Genesis 32:27-32) Jacob receives a new name. The “man” asked, what is your name? The Lord didn’t ask the question in order to get information, because He certainly knew Jacob’s name.  What God really was asking Jacob, are you going to continue living up to your name, being a schemer, and deceiving others, or will you let me change you.

In the Old Testament, one’s name is linked to his nature. In the Bible, receiving a new name, signifies a new beginning (Genesis 17:4-5; John 1:42). Some name changes come to mind like Abram to Abraham, Saul to Paul, and Simon to Peter.

1)    A new name represents (a new character and nature). The pilot is clear. Jacob’s pattern of life (Scheming and deceiving) had to be radically changed. In saying his name, Jacob had revealed his whole nature. Here the “heel-catcher” would be changed from Jacob to Israel.

2)    Jacob had a new walk. He now was limping.

3)    Jacob had a new relationship with God.

The name Jacob continued to be used interchangeably with Israel, in chapters 33-48, indicating God’s work on Jacob’s life. There were times when Jacob/Israel walked and acted like “Jacob”, and at other times he walked and acted like “Israel”. Like us, there are times when we walk in the spirit, and other times we may walk in our flesh (Galatians 5:16-25).

God took Jacob on a twenty year journey, to change him from “Jacob to Israel.” We as Christians all have the “nature” of Jacob, or “Jacob’s nature”. We have un-renewed minds, having a carnal behavior, and still walking in our flesh. When God changes us from a “Jacob to Israel”, it is not a microwave type of deal; it is more a crock-pot type of deal.

Jacob: Jacob’s nickname “he deceives”

1.     A new name representing a new character and nature.

2.     Jacob had a new walk. He now walked with a limp.

3.     Jacob had a new relationship with God.

Chapters 37-50: Joseph

Key verse for Joseph: Genesis 50:20; “You intended to harm me, but God intended it for good to accomplish what is now being done, the saving of many lives.”

Egypt: the 12th dynasty was Egypt’s “Golden Age”, of art and craftsmanship.  In this era, Joseph emerged as the prime minister of Egypt, and Jacob and his sons went to Egypt (1876 B.C., Genesis 46:6).

Joseph: He was born in Haran, was Jacob’s 11th son, at 17 he was sold into Egypt, 13 years in Potiphar’s house and in prison. At 30, became ruler of Egypt. Joseph dies at 110 years old.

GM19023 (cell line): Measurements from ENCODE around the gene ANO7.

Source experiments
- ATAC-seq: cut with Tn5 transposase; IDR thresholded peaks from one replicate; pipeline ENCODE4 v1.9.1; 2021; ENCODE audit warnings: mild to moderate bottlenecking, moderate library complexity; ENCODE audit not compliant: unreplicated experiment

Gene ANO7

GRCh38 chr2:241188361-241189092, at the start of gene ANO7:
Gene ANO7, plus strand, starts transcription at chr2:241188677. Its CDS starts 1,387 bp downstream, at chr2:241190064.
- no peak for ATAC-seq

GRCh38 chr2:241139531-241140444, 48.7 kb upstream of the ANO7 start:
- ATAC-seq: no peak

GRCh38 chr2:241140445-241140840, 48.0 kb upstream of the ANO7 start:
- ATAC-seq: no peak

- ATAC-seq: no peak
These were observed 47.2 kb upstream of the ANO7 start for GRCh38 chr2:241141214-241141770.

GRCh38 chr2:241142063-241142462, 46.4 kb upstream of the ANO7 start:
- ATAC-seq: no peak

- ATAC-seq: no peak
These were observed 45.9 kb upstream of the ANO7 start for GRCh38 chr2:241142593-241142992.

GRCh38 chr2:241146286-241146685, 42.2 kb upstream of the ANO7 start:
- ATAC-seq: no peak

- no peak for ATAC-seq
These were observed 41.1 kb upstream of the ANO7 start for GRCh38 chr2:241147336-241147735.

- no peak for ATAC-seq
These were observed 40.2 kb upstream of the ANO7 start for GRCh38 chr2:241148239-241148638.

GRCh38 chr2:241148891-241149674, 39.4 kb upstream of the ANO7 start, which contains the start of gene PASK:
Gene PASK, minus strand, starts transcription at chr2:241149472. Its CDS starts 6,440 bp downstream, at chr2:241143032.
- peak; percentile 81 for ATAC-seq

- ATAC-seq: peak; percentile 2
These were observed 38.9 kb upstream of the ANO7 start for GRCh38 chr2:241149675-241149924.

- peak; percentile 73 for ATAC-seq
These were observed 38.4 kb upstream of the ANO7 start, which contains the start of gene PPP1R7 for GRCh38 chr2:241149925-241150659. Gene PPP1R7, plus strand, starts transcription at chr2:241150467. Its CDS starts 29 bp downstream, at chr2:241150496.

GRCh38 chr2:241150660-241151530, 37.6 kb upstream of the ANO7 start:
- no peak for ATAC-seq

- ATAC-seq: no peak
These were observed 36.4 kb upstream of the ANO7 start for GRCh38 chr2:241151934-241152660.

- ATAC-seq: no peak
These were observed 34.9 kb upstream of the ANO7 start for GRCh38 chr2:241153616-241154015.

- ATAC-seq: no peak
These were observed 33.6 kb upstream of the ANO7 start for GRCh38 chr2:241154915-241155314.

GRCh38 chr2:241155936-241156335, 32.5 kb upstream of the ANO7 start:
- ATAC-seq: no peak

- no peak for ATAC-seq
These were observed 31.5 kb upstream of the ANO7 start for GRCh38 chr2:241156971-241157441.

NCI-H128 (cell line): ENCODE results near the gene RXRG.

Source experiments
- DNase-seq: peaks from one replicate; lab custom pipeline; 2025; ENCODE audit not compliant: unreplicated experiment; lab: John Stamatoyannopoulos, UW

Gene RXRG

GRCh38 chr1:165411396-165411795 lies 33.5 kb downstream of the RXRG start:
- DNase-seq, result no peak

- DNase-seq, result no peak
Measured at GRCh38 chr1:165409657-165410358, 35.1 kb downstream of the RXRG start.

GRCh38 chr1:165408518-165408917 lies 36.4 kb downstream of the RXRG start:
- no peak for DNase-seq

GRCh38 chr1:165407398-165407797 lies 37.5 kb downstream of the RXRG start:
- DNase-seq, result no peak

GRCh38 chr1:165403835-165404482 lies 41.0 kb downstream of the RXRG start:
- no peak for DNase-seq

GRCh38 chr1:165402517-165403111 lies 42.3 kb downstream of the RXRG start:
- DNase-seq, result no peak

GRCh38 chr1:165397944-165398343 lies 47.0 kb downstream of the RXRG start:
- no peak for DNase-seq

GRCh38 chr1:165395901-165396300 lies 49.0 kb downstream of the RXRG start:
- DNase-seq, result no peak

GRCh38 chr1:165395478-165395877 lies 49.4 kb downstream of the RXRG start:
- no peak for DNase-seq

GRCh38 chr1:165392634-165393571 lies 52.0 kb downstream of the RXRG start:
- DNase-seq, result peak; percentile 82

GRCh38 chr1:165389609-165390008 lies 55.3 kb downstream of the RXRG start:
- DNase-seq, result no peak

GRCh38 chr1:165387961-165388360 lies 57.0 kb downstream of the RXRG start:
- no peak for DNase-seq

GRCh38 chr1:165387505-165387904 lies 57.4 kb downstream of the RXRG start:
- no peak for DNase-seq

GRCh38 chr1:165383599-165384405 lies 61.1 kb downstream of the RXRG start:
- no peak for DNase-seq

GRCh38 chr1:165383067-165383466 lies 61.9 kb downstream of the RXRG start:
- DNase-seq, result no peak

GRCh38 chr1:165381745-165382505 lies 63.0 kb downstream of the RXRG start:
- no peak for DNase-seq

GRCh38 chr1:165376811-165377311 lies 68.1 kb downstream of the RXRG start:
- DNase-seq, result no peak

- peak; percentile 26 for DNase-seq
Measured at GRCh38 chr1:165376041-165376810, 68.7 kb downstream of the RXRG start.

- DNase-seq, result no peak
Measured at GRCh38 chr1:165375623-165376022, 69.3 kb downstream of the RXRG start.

As the story begins, Joseph is a youth of 17 years old. His brothers hated him (Genesis 37:4) because Joseph brought a bad report to his father about them. The substance of this report is not given (Genesis 37:2). Maybe his brothers thought that Joseph was a tattletale, a sissy, a do-gooder, or a softie.

Joseph was given a “cost of many colors”, a richly ornamented robe, probably a multicolored tunic. This seems to signify that Jacob favored him above the rest, with the intent of granting him all, or a larger portion of the inheritance (Genesis 37:3-4). Joseph also had two dreams, which they didn’t like, that seemed to mean that he would be ruler over the other members of his own family (Genesis 37:5-11).

One day Joseph was sent out to check up on his brother out in the fields. Now they saw a chance to get even with Joseph. The brothers threw him into a pit, and then sold him as a slave to some merchants going to Egypt. Now the thought was Joseph could not receive any, or all of the inheritance, or be a ruler over them.

In Egypt Joseph was put into prison under the false accusation, and after 313 years of waiting for the fulfillment of God’s promises, he was exalted to be second ruler in the land of Egypt. When his brothers came down to buy grain in the time of famine and bowed down to him, his dreams were fulfilled.

First Joseph went to, and then all of Jacob’s family went down to Egypt. Joseph was the instrument used by God to preserve Jacob’s family (chosen family) in the time of the famine, and pave the way for the settlement in Egypt; and becoming a great people numerically. The first 70 years of the 430 years started in Genesis 46:26 (1876 B.C.; 1876-1805 B.C.)

Genesis 41:46) Joseph is 30 years old

Genesis 45:6) Joseph is now 39 years old, 7 years of plenty and 7 years of famine